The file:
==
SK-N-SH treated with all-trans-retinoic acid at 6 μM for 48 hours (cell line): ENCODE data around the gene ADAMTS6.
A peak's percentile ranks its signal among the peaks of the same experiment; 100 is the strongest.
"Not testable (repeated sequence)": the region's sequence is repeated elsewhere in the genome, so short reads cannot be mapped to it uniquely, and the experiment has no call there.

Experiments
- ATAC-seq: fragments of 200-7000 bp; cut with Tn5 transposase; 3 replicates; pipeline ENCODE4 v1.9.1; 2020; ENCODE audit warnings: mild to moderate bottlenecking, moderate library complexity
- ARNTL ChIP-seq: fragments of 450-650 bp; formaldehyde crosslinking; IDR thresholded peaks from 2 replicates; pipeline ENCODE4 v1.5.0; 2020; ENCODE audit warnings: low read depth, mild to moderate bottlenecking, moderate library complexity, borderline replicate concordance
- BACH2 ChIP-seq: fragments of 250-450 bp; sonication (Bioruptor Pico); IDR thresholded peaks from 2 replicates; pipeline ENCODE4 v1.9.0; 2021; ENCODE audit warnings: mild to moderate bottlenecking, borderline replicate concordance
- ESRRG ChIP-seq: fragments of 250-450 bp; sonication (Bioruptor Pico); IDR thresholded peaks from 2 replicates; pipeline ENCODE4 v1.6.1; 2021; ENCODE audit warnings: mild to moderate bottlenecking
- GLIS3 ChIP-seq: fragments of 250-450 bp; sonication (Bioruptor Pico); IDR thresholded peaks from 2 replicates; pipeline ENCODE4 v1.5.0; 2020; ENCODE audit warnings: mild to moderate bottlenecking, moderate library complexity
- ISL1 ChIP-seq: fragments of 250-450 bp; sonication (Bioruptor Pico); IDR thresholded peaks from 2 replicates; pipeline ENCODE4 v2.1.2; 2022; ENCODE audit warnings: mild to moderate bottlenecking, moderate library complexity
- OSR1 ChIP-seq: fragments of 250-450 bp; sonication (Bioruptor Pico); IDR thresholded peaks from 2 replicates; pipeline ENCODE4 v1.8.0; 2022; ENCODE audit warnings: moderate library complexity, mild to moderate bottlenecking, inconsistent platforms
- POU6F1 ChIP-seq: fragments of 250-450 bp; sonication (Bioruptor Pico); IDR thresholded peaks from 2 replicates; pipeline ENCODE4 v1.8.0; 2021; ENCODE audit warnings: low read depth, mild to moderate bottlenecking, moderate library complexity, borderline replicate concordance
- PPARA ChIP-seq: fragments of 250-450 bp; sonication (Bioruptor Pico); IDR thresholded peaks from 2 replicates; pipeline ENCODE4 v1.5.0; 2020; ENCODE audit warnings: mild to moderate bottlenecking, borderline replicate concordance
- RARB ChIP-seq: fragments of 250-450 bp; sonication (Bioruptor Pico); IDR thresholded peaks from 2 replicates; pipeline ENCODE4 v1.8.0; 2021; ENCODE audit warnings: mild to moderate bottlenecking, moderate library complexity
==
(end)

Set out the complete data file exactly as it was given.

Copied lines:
SK-N-SH treated with all-trans-retinoic acid at 6 μM for 48 hours (cell line): ENCODE data around the gene ADAMTS6.
A peak's percentile ranks its signal among the peaks of the same experiment; 100 is the strongest.
"Not testable (repeated sequence)": the region's sequence is repeated elsewhere in the genome, so short reads cannot be mapped to it uniquely, and the experiment has no call there.

Experiments
- ATAC-seq: fragments of 200-7000 bp; cut with Tn5 transposase; 3 replicates; pipeline ENCODE4 v1.9.1; 2020; ENCODE audit warnings: mild to moderate bottlenecking, moderate library complexity
- ARNTL ChIP-seq: fragments of 450-650 bp; formaldehyde crosslinking; IDR thresholded peaks from 2 replicates; pipeline ENCODE4 v1.5.0; 2020; ENCODE audit warnings: low read depth, mild to moderate bottlenecking, moderate library complexity, borderline replicate concordance
- BACH2 ChIP-seq: fragments of 250-450 bp; sonication (Bioruptor Pico); IDR thresholded peaks from 2 replicates; pipeline ENCODE4 v1.9.0; 2021; ENCODE audit warnings: mild to moderate bottlenecking, borderline replicate concordance
- ESRRG ChIP-seq: fragments of 250-450 bp; sonication (Bioruptor Pico); IDR thresholded peaks from 2 replicates; pipeline ENCODE4 v1.6.1; 2021; ENCODE audit warnings: mild to moderate bottlenecking
- GLIS3 ChIP-seq: fragments of 250-450 bp; sonication (Bioruptor Pico); IDR thresholded peaks from 2 replicates; pipeline ENCODE4 v1.5.0; 2020; ENCODE audit warnings: mild to moderate bottlenecking, moderate library complexity
- ISL1 ChIP-seq: fragments of 250-450 bp; sonication (Bioruptor Pico); IDR thresholded peaks from 2 replicates; pipeline ENCODE4 v2.1.2; 2022; ENCODE audit warnings: mild to moderate bottlenecking, moderate library complexity
- OSR1 ChIP-seq: fragments of 250-450 bp; sonication (Bioruptor Pico); IDR thresholded peaks from 2 replicates; pipeline ENCODE4 v1.8.0; 2022; ENCODE audit warnings: moderate library complexity, mild to moderate bottlenecking, inconsistent platforms
- POU6F1 ChIP-seq: fragments of 250-450 bp; sonication (Bioruptor Pico); IDR thresholded peaks from 2 replicates; pipeline ENCODE4 v1.8.0; 2021; ENCODE audit warnings: low read depth, mild to moderate bottlenecking, moderate library complexity, borderline replicate concordance
- PPARA ChIP-seq: fragments of 250-450 bp; sonication (Bioruptor Pico); IDR thresholded peaks from 2 replicates; pipeline ENCODE4 v1.5.0; 2020; ENCODE audit warnings: mild to moderate bottlenecking, borderline replicate concordance
- RARB ChIP-seq: fragments of 250-450 bp; sonication (Bioruptor Pico); IDR thresholded peaks from 2 replicates; pipeline ENCODE4 v1.8.0; 2021; ENCODE audit warnings: mild to moderate bottlenecking, moderate library complexity